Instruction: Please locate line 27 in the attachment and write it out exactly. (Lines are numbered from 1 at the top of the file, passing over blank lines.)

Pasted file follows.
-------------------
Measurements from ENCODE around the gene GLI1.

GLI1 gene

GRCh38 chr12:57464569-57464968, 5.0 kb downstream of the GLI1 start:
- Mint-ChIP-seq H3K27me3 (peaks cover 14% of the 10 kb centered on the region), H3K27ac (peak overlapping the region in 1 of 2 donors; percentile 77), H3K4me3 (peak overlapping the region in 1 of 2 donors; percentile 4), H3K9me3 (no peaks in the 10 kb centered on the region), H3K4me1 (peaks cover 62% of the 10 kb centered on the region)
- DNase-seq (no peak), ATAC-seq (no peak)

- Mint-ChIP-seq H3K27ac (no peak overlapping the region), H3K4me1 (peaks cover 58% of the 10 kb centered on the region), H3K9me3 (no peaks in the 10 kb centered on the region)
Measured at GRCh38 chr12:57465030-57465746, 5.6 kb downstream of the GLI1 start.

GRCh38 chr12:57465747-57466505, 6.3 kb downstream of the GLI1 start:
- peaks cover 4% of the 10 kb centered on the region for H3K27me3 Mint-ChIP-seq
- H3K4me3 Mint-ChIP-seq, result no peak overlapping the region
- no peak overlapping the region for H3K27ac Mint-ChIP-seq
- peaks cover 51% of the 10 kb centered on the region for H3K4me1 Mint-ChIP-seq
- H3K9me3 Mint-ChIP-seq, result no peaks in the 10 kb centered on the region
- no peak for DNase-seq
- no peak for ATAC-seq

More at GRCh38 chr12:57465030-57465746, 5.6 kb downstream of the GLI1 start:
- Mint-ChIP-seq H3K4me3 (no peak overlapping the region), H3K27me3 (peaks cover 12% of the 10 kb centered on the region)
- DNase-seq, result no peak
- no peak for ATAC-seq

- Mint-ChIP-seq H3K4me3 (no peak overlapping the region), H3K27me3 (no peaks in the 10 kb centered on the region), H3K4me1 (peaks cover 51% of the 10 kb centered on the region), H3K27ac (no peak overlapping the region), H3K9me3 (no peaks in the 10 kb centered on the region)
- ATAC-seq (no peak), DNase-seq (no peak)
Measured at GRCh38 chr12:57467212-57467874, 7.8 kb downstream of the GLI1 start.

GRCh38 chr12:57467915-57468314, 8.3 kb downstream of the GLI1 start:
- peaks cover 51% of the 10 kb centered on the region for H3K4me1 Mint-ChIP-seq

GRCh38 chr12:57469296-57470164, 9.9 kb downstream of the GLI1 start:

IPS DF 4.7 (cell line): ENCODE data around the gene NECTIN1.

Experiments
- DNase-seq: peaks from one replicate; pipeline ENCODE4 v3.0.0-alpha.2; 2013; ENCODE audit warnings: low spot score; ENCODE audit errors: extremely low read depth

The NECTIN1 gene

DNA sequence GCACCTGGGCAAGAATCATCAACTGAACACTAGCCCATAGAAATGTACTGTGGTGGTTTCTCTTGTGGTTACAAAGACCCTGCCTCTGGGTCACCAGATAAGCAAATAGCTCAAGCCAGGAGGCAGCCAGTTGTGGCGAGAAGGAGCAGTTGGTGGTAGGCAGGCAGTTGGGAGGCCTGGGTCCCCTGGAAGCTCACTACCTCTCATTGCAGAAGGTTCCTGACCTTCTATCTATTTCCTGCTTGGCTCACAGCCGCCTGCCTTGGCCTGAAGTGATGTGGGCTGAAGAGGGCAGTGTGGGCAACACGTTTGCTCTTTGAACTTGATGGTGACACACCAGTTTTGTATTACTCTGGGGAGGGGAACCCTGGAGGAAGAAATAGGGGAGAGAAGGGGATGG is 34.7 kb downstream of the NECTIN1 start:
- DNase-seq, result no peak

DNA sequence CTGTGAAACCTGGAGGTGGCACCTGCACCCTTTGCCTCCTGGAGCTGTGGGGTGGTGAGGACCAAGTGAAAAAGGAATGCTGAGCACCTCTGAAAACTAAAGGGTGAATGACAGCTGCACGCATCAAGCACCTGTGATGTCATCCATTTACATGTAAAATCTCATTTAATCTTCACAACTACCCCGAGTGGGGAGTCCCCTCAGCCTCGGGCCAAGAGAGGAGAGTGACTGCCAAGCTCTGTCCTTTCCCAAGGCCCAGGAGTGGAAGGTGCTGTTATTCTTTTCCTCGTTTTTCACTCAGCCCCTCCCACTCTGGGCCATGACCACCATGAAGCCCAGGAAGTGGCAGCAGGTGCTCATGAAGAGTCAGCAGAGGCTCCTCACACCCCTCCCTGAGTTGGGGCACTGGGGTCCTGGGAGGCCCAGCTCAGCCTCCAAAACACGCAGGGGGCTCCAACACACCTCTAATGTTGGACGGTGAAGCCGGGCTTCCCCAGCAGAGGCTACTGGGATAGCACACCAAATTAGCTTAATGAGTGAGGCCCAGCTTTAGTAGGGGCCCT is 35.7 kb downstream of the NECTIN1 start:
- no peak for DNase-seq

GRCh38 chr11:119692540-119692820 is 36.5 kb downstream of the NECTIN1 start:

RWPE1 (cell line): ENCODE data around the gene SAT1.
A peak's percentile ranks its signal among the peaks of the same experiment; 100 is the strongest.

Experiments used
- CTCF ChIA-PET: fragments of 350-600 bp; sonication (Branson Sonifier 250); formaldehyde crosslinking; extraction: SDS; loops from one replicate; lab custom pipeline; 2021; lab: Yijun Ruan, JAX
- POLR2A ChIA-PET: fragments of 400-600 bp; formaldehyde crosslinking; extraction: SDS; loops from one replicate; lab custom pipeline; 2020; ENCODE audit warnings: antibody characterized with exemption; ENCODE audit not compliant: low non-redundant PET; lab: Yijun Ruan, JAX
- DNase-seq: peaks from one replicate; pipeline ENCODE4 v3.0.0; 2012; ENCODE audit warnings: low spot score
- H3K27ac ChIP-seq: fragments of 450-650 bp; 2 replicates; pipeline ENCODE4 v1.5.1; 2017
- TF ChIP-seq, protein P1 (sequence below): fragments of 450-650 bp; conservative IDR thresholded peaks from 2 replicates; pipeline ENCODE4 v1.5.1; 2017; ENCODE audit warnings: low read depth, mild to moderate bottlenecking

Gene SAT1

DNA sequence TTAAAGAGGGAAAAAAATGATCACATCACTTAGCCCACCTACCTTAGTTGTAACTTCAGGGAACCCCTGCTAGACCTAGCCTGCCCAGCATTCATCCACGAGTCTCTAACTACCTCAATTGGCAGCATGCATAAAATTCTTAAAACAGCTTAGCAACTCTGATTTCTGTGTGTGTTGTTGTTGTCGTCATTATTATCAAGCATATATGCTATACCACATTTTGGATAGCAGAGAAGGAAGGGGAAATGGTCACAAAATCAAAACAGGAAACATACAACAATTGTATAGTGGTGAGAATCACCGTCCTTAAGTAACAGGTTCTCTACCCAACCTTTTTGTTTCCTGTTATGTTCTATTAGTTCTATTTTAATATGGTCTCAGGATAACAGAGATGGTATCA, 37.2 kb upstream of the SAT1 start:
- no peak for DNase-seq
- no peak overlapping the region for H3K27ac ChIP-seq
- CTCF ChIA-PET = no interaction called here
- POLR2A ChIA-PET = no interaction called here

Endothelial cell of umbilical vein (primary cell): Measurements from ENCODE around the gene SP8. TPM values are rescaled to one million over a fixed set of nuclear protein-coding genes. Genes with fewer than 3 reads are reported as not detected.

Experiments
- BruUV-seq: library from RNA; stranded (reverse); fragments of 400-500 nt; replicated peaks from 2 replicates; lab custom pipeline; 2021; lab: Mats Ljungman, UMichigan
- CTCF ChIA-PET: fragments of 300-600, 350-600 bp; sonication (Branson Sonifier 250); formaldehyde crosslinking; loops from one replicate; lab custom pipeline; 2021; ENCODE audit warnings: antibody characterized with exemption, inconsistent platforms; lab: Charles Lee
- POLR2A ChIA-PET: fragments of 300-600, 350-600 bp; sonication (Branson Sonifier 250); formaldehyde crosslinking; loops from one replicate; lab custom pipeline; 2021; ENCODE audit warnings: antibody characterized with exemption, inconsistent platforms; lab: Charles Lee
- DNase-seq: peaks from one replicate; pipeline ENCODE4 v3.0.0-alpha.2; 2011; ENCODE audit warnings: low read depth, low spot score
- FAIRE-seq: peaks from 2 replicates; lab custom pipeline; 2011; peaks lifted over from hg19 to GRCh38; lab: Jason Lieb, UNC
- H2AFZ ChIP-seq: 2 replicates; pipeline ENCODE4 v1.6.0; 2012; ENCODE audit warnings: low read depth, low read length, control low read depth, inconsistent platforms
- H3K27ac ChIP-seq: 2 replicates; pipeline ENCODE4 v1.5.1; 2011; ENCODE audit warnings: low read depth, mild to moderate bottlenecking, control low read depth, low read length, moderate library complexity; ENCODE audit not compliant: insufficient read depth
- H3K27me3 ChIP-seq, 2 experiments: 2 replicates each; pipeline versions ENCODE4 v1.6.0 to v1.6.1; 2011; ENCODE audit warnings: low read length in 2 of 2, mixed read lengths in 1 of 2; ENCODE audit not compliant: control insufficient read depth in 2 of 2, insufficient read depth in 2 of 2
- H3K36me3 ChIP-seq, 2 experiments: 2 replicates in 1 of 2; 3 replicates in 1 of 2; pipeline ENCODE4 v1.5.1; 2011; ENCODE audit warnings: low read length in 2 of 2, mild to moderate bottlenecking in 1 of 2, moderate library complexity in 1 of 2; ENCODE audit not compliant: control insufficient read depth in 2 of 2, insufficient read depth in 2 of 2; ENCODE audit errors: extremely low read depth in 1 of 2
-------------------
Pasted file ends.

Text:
Experiments